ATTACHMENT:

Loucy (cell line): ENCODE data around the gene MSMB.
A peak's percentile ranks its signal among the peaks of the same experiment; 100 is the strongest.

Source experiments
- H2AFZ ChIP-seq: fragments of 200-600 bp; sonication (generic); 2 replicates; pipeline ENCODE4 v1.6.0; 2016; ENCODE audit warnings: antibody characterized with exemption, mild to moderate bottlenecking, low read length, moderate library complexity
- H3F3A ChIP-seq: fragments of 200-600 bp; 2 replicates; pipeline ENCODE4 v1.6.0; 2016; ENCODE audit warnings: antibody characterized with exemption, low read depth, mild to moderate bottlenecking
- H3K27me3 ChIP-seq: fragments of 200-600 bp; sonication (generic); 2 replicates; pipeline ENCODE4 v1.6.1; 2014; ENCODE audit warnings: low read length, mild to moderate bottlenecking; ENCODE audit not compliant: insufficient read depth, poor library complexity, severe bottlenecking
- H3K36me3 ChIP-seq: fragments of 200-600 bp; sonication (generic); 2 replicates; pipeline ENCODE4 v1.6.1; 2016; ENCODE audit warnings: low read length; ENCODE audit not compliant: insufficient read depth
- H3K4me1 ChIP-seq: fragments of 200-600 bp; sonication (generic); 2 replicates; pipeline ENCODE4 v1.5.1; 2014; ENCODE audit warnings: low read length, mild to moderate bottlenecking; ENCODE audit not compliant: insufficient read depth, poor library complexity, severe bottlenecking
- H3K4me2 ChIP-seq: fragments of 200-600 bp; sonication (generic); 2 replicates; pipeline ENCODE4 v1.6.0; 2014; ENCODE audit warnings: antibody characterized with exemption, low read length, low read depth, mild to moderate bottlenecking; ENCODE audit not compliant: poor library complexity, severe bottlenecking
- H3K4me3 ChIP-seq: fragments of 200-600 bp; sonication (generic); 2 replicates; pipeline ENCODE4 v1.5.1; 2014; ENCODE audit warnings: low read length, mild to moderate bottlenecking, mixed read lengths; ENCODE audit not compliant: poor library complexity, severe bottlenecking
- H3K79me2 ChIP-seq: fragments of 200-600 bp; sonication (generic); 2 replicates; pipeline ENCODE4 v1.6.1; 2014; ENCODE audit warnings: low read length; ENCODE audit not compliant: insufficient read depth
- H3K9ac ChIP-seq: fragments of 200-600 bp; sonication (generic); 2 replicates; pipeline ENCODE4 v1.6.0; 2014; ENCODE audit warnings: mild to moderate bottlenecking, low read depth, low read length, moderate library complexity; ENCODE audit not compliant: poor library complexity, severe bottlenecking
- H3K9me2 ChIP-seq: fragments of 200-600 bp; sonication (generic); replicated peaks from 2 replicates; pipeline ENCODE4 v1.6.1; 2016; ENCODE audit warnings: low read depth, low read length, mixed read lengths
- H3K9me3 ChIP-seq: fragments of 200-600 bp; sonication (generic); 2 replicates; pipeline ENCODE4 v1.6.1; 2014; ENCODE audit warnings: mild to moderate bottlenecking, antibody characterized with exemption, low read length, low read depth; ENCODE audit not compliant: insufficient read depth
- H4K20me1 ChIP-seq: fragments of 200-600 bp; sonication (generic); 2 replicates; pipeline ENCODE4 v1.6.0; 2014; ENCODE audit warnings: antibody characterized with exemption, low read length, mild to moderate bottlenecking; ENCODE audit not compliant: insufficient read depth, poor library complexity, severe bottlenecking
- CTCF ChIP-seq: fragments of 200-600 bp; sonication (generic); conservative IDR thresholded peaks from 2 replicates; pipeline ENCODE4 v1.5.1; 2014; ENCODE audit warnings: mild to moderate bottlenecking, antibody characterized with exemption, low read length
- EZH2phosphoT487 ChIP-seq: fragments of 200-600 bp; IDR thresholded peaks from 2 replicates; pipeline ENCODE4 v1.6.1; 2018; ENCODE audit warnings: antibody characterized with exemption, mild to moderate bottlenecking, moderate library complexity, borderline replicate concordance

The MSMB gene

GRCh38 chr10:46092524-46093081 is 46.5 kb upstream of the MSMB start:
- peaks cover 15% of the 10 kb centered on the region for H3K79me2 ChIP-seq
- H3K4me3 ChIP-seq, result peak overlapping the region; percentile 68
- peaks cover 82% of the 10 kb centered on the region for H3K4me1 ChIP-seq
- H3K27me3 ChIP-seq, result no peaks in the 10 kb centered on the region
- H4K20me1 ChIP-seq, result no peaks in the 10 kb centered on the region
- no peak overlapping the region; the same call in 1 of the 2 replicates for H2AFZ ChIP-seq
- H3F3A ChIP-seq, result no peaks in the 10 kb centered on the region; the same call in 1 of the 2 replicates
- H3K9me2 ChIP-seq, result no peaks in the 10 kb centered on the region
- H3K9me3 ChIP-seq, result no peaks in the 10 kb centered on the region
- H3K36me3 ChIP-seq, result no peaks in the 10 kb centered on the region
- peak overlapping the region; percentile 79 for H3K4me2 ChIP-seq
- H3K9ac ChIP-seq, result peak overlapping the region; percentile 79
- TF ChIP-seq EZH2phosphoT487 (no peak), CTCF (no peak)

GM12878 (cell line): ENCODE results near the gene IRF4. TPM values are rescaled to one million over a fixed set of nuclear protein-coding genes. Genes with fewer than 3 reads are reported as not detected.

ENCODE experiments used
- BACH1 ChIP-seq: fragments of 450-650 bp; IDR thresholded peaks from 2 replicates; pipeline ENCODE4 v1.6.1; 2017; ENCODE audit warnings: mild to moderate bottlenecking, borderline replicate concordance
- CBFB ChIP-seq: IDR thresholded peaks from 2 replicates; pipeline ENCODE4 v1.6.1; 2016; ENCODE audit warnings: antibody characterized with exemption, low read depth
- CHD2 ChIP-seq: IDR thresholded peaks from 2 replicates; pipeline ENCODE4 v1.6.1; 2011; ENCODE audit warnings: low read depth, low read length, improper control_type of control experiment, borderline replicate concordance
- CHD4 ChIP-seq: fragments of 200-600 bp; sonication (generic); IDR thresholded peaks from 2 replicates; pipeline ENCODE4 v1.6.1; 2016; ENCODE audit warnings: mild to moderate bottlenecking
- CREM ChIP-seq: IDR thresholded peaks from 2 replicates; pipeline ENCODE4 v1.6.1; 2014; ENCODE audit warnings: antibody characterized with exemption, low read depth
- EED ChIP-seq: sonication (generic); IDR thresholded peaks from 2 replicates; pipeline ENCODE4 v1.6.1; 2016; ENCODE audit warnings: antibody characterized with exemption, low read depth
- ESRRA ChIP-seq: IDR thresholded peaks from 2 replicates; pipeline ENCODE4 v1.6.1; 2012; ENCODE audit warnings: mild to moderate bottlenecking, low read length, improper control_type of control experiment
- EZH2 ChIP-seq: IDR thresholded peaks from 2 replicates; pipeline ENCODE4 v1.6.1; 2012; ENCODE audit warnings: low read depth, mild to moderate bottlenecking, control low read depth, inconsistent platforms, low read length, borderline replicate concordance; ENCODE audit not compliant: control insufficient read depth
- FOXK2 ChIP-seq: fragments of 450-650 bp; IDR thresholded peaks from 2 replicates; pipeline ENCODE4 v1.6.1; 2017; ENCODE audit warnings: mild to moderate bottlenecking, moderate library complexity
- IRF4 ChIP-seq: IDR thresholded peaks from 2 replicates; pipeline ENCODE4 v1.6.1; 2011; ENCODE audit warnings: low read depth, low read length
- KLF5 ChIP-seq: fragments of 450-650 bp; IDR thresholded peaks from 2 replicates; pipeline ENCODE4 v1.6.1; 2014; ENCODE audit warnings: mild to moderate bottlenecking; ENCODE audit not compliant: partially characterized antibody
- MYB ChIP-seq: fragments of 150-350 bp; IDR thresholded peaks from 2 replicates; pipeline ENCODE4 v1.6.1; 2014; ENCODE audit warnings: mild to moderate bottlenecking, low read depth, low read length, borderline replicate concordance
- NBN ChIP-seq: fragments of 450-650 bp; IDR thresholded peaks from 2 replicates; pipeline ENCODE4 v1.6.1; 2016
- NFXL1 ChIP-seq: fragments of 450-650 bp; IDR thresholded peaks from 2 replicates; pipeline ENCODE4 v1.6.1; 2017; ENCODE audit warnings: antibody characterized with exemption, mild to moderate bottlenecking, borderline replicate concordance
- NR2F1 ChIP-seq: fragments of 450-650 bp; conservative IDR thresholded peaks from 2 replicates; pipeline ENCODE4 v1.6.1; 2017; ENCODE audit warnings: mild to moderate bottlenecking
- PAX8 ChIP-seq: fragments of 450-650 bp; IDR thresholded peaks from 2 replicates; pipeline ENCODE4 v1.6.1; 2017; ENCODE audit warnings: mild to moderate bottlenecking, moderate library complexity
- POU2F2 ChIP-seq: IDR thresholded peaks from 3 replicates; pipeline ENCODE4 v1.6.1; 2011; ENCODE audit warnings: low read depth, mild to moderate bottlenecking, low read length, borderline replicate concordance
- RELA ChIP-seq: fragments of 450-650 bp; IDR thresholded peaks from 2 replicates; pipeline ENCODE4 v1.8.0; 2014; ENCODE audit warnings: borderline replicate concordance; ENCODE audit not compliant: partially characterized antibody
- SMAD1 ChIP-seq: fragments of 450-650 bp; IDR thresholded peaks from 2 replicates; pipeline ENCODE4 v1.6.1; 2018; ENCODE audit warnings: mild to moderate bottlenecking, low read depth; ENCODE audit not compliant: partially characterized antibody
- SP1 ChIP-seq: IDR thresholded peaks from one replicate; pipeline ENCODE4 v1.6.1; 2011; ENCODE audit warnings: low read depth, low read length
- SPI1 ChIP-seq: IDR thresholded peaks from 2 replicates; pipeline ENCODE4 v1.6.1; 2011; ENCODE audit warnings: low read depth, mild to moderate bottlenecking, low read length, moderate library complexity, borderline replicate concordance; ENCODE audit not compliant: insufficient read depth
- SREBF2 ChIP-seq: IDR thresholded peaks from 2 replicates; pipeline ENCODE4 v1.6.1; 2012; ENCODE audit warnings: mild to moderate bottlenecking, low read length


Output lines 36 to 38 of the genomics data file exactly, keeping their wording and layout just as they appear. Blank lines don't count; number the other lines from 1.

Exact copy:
- CBFB ChIP-seq: IDR thresholded peaks from 2 replicates; pipeline ENCODE4 v1.6.1; 2016; ENCODE audit warnings: antibody characterized with exemption, low read depth
- CHD2 ChIP-seq: IDR thresholded peaks from 2 replicates; pipeline ENCODE4 v1.6.1; 2011; ENCODE audit warnings: low read depth, low read length, improper control_type of control experiment, borderline replicate concordance
- CHD4 ChIP-seq: fragments of 200-600 bp; sonication (generic); IDR thresholded peaks from 2 replicates; pipeline ENCODE4 v1.6.1; 2016; ENCODE audit warnings: mild to moderate bottlenecking